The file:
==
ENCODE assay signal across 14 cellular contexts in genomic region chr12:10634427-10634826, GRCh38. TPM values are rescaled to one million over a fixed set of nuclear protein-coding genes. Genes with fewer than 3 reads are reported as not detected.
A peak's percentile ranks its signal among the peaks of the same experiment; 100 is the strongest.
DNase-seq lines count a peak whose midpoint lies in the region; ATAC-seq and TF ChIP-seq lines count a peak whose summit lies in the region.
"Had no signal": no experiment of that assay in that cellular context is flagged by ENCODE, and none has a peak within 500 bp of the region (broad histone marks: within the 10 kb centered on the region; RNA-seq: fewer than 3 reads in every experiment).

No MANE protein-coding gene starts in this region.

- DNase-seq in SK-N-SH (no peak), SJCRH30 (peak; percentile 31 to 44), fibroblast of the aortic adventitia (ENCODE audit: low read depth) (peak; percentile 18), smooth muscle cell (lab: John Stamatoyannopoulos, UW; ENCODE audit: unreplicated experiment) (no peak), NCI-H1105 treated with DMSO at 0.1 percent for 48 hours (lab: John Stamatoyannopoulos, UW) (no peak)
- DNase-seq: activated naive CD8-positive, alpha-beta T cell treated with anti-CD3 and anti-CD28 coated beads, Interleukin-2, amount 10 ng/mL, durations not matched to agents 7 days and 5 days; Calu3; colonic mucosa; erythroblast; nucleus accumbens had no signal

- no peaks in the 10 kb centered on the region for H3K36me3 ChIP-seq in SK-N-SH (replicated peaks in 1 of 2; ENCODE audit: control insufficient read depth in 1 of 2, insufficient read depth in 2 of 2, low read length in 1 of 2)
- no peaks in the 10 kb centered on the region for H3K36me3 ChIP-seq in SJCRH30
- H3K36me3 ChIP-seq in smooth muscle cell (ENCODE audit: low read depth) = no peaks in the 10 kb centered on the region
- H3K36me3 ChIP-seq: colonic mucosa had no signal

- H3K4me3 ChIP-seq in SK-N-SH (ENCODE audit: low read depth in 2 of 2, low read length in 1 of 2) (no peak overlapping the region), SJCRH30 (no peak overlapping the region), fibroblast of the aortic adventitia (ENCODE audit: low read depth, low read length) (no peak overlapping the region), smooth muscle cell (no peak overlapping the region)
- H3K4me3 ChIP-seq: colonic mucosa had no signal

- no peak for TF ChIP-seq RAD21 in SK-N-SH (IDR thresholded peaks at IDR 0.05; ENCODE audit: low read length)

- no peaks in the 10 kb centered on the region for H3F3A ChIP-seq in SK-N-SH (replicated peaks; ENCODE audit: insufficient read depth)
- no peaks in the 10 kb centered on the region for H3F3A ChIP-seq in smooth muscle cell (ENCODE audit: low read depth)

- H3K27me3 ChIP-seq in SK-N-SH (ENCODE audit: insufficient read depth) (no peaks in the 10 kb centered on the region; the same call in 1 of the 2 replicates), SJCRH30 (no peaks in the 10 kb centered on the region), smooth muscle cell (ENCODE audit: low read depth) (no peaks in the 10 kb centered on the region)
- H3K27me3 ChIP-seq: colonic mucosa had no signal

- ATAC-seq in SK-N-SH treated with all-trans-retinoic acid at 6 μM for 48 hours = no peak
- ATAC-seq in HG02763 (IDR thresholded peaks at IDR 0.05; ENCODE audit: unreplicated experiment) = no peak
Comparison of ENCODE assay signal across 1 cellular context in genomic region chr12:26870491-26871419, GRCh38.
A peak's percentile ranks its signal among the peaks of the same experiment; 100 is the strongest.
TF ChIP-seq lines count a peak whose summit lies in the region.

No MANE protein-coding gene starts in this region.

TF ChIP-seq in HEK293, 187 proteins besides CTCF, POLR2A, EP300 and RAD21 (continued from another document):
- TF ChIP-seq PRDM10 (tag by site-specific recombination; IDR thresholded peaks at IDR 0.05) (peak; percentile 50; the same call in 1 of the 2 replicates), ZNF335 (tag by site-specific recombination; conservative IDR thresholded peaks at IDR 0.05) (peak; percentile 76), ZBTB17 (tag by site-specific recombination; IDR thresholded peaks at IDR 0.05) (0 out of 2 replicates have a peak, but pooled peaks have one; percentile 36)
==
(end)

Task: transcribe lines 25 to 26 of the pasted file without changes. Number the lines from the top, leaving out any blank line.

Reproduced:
TF ChIP-seq in HEK293, 187 proteins besides CTCF, POLR2A, EP300 and RAD21 (continued from another document):
- TF ChIP-seq PRDM10 (tag by site-specific recombination; IDR thresholded peaks at IDR 0.05) (peak; percentile 50; the same call in 1 of the 2 replicates), ZNF335 (tag by site-specific recombination; conservative IDR thresholded peaks at IDR 0.05) (peak; percentile 76), ZBTB17 (tag by site-specific recombination; IDR thresholded peaks at IDR 0.05) (0 out of 2 replicates have a peak, but pooled peaks have one; percentile 36)